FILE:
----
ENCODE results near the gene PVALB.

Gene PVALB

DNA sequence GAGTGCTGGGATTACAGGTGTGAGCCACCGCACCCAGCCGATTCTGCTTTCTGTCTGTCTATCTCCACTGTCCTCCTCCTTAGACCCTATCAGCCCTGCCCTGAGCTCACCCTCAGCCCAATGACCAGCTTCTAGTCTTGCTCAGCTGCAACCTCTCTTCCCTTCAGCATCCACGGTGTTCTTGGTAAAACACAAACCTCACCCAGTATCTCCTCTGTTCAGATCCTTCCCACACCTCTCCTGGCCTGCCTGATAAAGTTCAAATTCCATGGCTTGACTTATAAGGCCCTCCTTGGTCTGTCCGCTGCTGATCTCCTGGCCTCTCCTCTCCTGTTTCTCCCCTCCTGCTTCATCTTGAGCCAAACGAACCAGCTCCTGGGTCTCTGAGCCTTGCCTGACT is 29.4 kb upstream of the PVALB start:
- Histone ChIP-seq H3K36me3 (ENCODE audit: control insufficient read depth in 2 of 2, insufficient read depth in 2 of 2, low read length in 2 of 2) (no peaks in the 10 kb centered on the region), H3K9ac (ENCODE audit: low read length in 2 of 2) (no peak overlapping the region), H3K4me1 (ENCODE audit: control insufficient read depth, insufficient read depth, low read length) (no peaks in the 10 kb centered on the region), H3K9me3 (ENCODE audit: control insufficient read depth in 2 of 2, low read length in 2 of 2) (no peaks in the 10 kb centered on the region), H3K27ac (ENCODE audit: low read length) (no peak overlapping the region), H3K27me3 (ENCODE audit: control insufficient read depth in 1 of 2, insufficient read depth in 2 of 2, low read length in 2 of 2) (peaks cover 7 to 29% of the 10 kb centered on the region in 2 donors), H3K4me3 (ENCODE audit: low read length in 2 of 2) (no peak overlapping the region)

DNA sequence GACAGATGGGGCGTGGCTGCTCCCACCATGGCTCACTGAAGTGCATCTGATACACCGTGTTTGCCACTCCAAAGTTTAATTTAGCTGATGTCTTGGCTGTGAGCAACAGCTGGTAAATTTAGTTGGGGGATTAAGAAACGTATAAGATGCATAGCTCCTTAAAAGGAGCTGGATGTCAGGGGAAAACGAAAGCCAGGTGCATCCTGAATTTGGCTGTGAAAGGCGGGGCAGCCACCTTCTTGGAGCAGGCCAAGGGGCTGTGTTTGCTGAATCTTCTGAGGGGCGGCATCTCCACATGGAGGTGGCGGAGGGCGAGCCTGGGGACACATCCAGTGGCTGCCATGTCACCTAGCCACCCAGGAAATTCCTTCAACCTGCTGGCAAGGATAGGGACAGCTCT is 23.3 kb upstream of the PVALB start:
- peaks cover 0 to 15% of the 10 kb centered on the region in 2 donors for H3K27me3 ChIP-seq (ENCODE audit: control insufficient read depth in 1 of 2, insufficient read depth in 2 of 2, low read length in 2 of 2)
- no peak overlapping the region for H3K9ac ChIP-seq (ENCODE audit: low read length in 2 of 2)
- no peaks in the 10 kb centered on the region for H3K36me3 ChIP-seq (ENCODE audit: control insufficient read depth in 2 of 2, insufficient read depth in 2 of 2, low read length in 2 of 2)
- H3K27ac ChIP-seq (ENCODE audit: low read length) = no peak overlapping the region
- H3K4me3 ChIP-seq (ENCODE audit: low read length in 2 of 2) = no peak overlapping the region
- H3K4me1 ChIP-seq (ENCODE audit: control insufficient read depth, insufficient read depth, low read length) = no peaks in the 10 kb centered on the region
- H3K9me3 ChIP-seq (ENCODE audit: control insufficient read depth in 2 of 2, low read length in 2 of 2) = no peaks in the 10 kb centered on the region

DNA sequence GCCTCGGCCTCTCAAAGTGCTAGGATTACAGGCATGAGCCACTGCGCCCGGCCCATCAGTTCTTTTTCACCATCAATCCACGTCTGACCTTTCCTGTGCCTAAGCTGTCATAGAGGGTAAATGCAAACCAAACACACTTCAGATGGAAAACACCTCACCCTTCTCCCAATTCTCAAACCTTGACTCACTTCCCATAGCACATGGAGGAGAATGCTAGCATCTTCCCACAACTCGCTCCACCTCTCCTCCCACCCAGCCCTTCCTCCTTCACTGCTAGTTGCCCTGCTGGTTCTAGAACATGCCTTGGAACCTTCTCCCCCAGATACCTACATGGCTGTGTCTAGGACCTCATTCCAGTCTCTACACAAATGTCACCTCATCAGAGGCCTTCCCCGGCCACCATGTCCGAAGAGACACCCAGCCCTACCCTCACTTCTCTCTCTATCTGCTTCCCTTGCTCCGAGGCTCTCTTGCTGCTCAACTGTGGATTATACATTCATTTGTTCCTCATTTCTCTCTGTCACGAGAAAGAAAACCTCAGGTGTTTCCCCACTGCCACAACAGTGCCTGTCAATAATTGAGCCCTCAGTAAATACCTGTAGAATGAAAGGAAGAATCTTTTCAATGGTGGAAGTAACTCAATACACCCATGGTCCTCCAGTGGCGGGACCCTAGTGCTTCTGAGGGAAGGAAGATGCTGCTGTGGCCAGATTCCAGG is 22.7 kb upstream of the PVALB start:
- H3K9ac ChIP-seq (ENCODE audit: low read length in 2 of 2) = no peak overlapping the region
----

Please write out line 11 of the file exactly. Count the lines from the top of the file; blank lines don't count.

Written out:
- H3K4me1 ChIP-seq (ENCODE audit: control insufficient read depth, insufficient read depth, low read length) = no peaks in the 10 kb centered on the region